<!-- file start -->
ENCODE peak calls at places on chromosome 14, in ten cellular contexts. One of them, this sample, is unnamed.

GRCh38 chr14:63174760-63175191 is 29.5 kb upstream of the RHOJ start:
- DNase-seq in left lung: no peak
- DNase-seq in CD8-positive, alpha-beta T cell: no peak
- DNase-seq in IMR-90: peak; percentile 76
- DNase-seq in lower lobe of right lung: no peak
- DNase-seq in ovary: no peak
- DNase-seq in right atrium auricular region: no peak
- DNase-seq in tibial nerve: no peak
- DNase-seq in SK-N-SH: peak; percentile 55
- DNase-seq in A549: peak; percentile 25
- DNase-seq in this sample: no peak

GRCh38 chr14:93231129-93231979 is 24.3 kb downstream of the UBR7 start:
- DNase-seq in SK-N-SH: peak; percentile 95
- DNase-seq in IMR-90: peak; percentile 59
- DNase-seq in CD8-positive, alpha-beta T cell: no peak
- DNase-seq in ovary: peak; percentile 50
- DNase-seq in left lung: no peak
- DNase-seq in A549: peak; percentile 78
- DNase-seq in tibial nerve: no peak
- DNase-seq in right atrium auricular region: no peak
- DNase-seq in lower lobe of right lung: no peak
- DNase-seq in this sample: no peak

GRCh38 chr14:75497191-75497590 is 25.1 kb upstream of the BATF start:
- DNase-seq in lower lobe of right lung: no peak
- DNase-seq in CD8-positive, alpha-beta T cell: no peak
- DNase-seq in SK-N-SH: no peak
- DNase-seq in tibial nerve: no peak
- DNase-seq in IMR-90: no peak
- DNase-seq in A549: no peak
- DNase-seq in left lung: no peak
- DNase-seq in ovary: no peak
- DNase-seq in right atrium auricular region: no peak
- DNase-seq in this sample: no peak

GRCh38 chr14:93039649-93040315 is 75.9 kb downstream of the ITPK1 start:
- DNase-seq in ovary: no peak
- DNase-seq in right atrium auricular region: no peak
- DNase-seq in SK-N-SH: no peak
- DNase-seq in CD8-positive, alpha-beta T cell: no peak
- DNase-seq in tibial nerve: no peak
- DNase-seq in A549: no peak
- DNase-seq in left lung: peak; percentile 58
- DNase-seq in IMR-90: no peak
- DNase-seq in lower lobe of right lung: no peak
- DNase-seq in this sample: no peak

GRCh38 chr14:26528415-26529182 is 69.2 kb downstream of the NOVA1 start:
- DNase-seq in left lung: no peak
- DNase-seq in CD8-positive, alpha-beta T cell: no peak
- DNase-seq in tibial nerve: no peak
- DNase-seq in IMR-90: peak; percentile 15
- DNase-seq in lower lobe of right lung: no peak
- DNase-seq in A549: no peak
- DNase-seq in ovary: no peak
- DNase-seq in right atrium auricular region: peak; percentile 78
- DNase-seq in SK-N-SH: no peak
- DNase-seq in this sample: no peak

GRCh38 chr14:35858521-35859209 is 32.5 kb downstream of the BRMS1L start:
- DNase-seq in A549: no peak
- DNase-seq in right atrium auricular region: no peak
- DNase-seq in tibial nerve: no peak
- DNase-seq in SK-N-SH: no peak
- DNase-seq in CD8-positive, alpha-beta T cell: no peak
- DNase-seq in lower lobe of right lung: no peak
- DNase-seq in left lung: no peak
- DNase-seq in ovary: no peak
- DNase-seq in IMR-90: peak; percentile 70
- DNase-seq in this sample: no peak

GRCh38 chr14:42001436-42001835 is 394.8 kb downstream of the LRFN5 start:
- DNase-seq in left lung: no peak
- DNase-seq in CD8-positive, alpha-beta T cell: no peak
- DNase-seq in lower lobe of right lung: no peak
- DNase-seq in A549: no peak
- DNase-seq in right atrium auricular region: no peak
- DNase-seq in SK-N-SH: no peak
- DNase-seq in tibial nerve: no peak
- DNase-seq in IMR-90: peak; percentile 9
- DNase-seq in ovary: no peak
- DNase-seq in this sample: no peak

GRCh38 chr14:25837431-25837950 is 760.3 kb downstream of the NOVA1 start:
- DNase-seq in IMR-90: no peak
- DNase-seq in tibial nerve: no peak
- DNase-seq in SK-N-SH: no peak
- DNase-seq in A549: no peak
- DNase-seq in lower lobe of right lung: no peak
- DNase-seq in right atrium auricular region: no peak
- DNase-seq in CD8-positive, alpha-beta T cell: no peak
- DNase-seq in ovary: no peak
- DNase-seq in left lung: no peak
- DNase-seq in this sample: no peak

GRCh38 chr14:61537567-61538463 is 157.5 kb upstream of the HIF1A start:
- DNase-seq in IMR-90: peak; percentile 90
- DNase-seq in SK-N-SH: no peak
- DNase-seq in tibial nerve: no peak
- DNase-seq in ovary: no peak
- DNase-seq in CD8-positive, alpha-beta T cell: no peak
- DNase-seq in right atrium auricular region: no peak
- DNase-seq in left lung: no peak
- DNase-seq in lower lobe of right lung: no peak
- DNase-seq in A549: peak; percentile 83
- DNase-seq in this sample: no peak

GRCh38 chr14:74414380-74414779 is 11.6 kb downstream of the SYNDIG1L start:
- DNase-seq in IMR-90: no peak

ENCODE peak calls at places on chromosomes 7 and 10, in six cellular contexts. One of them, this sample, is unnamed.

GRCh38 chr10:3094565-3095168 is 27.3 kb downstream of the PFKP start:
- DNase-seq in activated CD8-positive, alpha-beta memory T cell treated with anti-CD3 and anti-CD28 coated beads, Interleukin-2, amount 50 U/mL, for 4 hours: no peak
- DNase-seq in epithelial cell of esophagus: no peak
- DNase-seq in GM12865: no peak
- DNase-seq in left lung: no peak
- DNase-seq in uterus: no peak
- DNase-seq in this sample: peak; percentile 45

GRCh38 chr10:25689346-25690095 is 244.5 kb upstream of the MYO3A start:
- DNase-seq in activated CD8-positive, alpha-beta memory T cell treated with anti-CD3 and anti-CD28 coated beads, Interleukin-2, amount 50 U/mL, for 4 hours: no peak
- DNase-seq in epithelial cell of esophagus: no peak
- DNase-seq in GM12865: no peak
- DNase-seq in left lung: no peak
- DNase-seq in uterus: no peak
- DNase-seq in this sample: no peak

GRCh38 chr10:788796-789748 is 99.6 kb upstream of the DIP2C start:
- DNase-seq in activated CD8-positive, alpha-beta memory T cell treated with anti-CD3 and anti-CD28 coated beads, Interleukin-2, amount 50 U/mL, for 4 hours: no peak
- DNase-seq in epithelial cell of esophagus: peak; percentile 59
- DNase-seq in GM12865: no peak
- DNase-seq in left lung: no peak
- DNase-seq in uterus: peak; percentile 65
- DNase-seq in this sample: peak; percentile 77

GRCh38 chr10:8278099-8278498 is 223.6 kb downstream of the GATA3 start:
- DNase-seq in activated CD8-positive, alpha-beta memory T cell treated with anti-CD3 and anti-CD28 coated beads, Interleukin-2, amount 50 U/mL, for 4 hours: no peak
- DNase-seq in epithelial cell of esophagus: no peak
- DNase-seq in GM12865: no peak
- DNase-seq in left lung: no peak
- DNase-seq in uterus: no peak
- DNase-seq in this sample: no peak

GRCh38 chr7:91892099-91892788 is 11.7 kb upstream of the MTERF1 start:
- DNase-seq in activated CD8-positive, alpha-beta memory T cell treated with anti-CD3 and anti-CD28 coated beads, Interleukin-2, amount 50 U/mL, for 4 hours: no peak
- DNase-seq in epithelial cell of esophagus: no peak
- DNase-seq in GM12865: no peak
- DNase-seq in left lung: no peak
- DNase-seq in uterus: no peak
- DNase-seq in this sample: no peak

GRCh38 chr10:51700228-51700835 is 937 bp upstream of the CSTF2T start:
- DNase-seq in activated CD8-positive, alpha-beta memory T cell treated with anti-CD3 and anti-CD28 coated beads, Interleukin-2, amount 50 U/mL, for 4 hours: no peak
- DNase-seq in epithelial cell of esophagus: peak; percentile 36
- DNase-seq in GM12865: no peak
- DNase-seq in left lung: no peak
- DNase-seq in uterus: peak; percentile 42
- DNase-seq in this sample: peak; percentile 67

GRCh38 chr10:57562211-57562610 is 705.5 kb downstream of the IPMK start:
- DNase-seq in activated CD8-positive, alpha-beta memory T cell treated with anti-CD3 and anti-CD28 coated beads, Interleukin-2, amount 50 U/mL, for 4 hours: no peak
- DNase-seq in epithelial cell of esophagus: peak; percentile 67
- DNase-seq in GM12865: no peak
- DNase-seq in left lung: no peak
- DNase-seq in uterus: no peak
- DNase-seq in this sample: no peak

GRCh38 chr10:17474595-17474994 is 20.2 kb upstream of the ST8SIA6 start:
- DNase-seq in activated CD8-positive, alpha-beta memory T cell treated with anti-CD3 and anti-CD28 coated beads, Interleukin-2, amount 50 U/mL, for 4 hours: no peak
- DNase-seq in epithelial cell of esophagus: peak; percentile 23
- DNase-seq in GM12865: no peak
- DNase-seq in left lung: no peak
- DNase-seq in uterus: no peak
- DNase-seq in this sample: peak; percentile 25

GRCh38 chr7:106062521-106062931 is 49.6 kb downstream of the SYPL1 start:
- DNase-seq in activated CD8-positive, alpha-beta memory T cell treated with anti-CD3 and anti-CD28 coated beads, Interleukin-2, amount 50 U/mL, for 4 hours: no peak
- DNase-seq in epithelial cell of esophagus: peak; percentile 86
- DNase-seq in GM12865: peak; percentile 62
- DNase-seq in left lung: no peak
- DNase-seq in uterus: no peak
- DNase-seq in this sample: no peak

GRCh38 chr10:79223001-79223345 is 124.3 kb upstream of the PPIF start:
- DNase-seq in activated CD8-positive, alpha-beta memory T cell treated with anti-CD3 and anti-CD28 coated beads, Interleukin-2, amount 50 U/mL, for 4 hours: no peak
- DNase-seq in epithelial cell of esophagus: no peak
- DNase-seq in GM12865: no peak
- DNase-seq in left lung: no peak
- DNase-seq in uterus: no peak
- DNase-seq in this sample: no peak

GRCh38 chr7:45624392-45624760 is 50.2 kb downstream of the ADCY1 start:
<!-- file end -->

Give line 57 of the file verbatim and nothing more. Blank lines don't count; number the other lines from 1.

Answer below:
GRCh38 chr14:35858521-35859209 is 32.5 kb downstream of the BRMS1L start: